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Today I’m in the countryside, sitting on a chair looking towards a field of corn and lots of flowers. But I won’t let that distract me.

I’m trying React for the second time. I tried it briefly for react native, but did not like it too much. Now that I’ve used Flutter for 6 months I feel like I can try React again with a different mindset since the underline premise between the two is pretty similar: Declarative UIs.

I’m going through the base Tic Tac Toe tutorial they have on If you’ve never tried the framework that’s where you should start. I found it to be really well done. Honestly I had tried the tutorial before, but did not remember it being this good, I’m not sure if they changed it from the previous time I tried it or what…

I will go through the extra (bonus) steps and try to implement them. I’m new to React and don’t really use javascript much either so I’m sure there will be lots of problem in my code (kudos if you point them out!).

Let’s get started.

Disclaimer: I’m in the countryside without internet. I’ve downloaded (cached) the tutorial and will be doing as much as I can from the bonus points. Since I’m without an actual connection I’m not sure if I can do them all (surely not all today since it's already later, but I'm planning to continue tomorrow as well). Edit: I managed to finish them today

I’m going to assume that if you want to follow along (WHY? I already said you should not take this as an example!) you have reached the end of the tutorial @

I’ve done one slight refactoring: I’ve moved the calculateWinner function inside the Game class since it’s only used there and called it using this..

1 - Display the location for each move in the format (col, row) in the move history list

I’m not going to follow this to the letter, I don’t like the col,row notation.

Already I feel like I made a huge mistake. This is supposed to be the easiest point (it says they’re sorted from easier to harder) and I’m here making a new function and looping through the array to find the diff between the 2 histories.

I didn’t want to add something else to .state to store the current move since it did not feel right. It is duplicate information that is already included in the history array, it should be more correct to just compute it. But this way you need to do a diff so, why is it marked as the easiest step? I feel like I’m really missing something big here, but well. A naïve and slow solution is still better than nothing.

Inside render edit the description to call currentMove passing in the step and the move. We’re going to create it later.

const moves =, move) => {
      const desc = move
        ? "Go to move " + this.currentMove(step, move)
        : "Go to game start";

We can now add the currentMove function that returns the icon (“X” or “O”) and the number of the position (for now still 0 based):

  currentMove(step, move) {
    if (move === 0) {//1
      //should not be called for 1st move
      return "";
    const previous = this.state.history[move - 1];//2
    const currentSquares = step.squares;
    let diff;
    for (var i = 0; i < previous.squares.length; i++) {
      if (previous.squares[i] !== currentSquares[i]) {
        diff = i;//3
      diff = null;
    if (diff === null) {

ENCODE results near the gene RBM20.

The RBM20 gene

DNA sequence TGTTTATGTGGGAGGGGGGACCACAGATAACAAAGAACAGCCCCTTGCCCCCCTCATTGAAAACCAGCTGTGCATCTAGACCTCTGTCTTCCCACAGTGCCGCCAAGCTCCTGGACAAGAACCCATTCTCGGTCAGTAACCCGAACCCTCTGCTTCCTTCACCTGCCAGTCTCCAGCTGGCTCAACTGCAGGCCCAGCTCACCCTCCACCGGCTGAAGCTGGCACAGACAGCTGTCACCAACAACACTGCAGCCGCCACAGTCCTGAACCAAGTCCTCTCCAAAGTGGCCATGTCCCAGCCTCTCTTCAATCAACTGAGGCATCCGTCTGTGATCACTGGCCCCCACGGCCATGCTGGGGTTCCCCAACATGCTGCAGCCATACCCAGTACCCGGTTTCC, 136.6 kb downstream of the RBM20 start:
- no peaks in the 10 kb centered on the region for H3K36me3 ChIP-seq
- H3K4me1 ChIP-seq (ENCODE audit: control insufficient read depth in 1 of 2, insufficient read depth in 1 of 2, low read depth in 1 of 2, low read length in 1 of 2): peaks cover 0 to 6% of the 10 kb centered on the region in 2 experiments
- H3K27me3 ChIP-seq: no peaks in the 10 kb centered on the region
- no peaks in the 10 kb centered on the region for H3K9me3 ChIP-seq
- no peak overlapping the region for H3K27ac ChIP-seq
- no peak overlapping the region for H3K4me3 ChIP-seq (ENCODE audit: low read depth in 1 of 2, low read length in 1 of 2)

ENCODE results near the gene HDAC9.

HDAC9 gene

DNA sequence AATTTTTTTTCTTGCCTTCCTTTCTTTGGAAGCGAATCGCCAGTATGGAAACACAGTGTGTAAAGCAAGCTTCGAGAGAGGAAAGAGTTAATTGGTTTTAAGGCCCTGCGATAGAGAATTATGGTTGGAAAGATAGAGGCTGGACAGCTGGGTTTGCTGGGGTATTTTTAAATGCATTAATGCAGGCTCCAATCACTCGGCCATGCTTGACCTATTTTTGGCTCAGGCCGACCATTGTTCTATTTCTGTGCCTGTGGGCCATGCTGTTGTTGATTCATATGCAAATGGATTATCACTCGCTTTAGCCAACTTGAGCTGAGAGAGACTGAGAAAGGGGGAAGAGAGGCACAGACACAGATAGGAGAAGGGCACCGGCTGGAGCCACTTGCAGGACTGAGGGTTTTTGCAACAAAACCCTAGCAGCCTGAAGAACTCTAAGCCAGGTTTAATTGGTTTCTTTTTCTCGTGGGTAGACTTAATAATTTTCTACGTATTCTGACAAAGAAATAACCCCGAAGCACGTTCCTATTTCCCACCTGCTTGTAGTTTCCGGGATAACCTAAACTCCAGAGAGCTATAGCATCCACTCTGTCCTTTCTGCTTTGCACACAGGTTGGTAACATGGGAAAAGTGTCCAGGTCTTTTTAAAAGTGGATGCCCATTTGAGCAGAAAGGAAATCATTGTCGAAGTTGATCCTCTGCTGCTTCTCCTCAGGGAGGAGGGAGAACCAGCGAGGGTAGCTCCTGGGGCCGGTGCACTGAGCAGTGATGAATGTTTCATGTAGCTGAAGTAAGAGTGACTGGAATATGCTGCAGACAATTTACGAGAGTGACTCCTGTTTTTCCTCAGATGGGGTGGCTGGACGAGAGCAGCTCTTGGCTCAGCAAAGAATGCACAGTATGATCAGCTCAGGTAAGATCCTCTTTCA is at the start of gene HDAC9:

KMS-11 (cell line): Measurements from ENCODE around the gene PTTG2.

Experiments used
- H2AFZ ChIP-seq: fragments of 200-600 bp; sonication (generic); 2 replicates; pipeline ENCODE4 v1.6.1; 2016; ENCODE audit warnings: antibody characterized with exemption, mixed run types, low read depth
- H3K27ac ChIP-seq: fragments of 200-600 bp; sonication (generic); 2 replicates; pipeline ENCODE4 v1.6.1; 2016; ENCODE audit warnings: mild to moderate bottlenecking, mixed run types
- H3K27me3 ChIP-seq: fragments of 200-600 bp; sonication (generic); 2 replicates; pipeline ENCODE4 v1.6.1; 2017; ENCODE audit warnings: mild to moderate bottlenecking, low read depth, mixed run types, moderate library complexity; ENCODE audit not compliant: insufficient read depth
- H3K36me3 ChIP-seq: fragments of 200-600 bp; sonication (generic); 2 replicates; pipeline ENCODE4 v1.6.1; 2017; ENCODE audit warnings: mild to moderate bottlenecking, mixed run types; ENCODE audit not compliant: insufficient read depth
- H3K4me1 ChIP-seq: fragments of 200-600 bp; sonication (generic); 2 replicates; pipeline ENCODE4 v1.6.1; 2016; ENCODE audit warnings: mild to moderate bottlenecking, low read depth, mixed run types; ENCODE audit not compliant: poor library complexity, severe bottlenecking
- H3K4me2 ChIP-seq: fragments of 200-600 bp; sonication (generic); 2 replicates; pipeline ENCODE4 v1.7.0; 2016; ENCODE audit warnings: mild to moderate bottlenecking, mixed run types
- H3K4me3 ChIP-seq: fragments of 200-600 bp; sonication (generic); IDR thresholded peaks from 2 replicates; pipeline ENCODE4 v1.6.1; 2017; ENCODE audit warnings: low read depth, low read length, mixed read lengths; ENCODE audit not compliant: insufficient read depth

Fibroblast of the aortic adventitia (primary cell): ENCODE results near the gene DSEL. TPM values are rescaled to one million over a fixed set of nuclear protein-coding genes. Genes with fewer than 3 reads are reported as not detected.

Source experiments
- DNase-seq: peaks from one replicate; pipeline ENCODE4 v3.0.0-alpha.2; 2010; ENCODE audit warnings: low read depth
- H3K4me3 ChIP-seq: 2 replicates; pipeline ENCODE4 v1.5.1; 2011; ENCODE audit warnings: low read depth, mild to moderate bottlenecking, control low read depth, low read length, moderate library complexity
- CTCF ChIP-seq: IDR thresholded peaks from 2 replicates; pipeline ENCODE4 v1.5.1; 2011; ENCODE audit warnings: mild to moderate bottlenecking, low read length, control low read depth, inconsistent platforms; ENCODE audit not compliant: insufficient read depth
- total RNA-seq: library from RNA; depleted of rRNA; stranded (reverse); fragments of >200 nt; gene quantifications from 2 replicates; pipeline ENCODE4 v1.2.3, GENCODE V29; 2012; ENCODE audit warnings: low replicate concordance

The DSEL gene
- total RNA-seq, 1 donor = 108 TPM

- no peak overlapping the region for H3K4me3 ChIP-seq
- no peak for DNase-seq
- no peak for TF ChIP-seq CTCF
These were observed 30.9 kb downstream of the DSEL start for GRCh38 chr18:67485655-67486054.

return "";
    const humanReadablePos = diff + 1;//4
    return "" + currentSquares[diff] + "->" + humanReadablePos;
  1. Should never happen, but we still defensively code against it to return an empty string.
  2. We get the previous move and use it to get the diff with the current one.
  3. When we find the diff we save the index of the move.
  4. Using thew index we get the content of the square and we return the index. We need to remember that indexes are 0 based and people obviously expect the first element to be 1 so we add one to the description

2 - Bold the currently selected item in the move list.

For this we first need to figure out if this is the current step and if it is add the text as bold. It seems straightforward enough:

const moves =, move) => {
      const bold = move === this.state.stepNumber;// We figure out if this is the current step.
      const desc = move
        ? "Go to move " + this.currentMove(step, move)
        : "Go to game start";
      const boldDesc = bold ? "<b>" + desc + "</b>" : desc;//If it is we bold the description, otherwise we don't.

This is obviously not right. <b> doesn’t get unescaped and there is probably some kind of operator to define something as bold, but I have no idea and no internet connection to check it out so for now you will need to be happy with <b>Go to move X->2</b> until I get back online and find out the answer.

3 - Rewrite Board to use two loops to make the squares instead of hardcoding them.

renderSquare remains the same. render() on the other hand will not simply call renderBoard() and wrap it in a div:

  render() {
    return <div>{this.renderBoard()}</div>;

Render board will render the row and the relative columns. Let’s start by implementing renderBoard():

  renderBoard() {
    const items = [];//1
    for (
      let y = 0;
      y < this.props.squares.length;
      y = y + this.props.squares.length / 3
    ) {//2
    return items;
  1. We need to return multiple elements so we need to wrap them in an array and return that. This took quite some time to figure out…
  2. Now we know that each row and column is made of 3 squares and in total we have 9 squares (3x3 board). What you put here depends on what you want to happen if the number of squares increase from 9, in this simple example we just divide them evenly and have some wrapping at the end in the case they’re more than 9 squares, but it’s not a big deal since it won’t actually happen. Decided that we just add 3 each time:(this.props.squares.length / 3).

For each row we render the columns by calling renderRow.